And I Have a Particular Soft Spot for Postman-Style Anti-Internet / End-of-Culture Screeds …

I have this problem with tech policy and general-digital-culture book where I really like to read about them—blog posts, reviews, author interviews—but never actually read the books themselves. Knowing this, you think I would not bother purchasing the books themselves, fooling myself into thinking I will read them, but no—I’m quick to place in my Amazon cart. I am ready to be part of the hype!, ready to read and learn!, to be amazed!, to be able to discuss with others all my eminently relevant insights! I unwrap the Amazon packing with glee and then—sit the books on my shelf. Never to be thumbed through again. I am trying to break myself of this habit, which seems only to apply to tech books and certain libertarian tombs (I’m a pretty avid reader otherwise). So damn you, Adam Theirer, for this. I likely will be fooled again.

Comments (2)

  1. Kevin B. O'Reilly

    Aha! This is why I confine all nonfiction book reading to reading reviews *of* nonfiction books. If Thierer had something *really* important to say, he would have said it as part of a book review!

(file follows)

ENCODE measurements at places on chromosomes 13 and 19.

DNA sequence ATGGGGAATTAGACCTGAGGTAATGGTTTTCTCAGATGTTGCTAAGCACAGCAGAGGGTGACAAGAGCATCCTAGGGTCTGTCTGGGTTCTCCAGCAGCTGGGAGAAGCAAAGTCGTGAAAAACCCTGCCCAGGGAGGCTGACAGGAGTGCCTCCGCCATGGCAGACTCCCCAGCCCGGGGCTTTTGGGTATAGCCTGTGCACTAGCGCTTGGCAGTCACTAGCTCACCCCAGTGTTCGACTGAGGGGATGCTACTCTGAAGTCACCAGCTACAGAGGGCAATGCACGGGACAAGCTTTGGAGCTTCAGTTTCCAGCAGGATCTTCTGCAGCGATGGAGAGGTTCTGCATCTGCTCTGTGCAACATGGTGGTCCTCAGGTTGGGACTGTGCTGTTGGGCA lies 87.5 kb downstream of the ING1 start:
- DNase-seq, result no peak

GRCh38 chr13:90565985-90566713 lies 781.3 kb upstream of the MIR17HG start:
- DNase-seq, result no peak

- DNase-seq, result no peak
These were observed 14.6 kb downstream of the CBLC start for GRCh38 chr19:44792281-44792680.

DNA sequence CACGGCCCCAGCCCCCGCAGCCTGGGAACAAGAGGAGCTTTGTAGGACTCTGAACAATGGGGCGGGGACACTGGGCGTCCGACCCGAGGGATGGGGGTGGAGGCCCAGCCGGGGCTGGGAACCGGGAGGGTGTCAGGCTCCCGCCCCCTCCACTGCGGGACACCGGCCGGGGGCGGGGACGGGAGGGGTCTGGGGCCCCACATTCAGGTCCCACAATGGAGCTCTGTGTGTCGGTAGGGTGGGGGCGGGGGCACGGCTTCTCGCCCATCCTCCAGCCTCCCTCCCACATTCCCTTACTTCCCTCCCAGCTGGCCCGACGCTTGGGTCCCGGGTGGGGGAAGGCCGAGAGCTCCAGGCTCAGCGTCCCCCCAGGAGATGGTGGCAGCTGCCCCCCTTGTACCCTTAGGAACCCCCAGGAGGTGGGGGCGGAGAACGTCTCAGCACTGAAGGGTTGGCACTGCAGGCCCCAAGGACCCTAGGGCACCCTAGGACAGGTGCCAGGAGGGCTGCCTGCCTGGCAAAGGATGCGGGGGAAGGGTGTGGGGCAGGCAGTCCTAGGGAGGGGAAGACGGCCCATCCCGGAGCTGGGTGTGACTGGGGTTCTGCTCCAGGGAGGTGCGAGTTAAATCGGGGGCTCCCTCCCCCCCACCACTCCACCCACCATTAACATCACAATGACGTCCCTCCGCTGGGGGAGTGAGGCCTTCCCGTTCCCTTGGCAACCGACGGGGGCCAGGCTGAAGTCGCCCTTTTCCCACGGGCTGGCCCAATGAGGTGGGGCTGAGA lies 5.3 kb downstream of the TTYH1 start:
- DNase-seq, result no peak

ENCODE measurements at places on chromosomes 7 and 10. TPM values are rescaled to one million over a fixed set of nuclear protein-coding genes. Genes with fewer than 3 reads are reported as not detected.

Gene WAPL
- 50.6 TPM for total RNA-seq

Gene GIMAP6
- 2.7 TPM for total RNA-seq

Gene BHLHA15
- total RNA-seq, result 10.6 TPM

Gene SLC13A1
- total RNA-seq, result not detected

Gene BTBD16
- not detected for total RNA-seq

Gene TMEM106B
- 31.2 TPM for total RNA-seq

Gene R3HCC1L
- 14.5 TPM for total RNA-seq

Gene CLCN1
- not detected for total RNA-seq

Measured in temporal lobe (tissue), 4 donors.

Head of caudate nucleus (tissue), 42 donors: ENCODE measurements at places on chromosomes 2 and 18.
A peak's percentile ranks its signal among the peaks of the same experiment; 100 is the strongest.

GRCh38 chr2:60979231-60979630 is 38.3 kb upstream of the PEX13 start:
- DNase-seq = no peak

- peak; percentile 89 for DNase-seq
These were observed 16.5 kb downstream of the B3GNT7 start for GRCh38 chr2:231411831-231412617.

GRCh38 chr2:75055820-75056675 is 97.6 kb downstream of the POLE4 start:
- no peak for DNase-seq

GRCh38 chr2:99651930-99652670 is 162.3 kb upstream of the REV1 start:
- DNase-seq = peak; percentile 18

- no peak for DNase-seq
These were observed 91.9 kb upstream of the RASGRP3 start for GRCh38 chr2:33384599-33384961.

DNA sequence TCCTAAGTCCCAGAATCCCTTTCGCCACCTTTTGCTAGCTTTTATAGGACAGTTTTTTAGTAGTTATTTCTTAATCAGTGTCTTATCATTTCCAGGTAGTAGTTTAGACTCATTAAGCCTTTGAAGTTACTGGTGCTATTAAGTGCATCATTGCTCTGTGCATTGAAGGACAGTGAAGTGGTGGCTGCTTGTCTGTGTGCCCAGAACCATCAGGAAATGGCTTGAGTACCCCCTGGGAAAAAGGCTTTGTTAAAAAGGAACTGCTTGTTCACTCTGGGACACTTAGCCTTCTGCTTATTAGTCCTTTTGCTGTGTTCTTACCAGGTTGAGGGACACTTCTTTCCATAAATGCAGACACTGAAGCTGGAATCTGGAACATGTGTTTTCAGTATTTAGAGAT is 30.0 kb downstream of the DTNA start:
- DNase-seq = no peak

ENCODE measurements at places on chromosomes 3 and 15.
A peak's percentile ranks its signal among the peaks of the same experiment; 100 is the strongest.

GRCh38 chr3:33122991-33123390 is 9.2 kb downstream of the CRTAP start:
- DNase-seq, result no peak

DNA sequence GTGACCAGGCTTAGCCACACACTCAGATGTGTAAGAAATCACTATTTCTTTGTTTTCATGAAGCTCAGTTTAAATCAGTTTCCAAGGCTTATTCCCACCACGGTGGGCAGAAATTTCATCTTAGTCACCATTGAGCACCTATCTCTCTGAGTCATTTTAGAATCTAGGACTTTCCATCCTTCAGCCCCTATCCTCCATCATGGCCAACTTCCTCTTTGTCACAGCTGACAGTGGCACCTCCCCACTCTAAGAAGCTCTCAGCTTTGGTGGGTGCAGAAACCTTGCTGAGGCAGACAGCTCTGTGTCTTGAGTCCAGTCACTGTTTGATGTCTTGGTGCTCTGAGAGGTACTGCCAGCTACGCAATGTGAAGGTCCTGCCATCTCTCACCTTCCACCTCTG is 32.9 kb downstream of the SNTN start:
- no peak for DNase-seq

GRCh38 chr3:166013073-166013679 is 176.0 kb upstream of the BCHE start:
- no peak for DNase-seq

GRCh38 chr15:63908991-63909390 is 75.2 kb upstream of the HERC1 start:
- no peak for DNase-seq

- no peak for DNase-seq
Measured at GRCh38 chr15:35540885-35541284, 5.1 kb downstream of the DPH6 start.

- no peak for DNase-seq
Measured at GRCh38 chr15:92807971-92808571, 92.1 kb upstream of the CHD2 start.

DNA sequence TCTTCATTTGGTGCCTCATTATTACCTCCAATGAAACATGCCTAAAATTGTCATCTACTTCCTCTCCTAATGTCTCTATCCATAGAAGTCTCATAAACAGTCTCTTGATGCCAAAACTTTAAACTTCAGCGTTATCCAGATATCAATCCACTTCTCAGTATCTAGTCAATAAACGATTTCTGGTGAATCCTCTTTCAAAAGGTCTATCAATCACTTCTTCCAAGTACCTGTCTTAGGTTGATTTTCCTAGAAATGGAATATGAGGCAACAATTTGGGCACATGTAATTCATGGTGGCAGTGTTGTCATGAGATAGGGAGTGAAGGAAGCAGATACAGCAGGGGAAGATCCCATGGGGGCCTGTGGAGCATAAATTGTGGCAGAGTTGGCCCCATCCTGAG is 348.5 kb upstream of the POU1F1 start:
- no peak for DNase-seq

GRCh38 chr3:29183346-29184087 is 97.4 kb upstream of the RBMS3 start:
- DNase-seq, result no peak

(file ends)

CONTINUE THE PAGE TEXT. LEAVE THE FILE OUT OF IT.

2. asg

    Speaking of book reviews, one way to motivate yourself is to resolve to blog all books you read, a la Amber Taylor’s 50 Book Challenge (i.e. to read 50 books in a year).

    That might be tough with wonky tech books though. Regardless, rest easy in that you are far from alone.

    And to Kevin: I used to think it was OK to rely on reviews, until Bryan Caplan’s “Myth of the Rational Voter” came out, with ensuing blog discussion. This comment thread must be read, or at least skimmed, to be believed.


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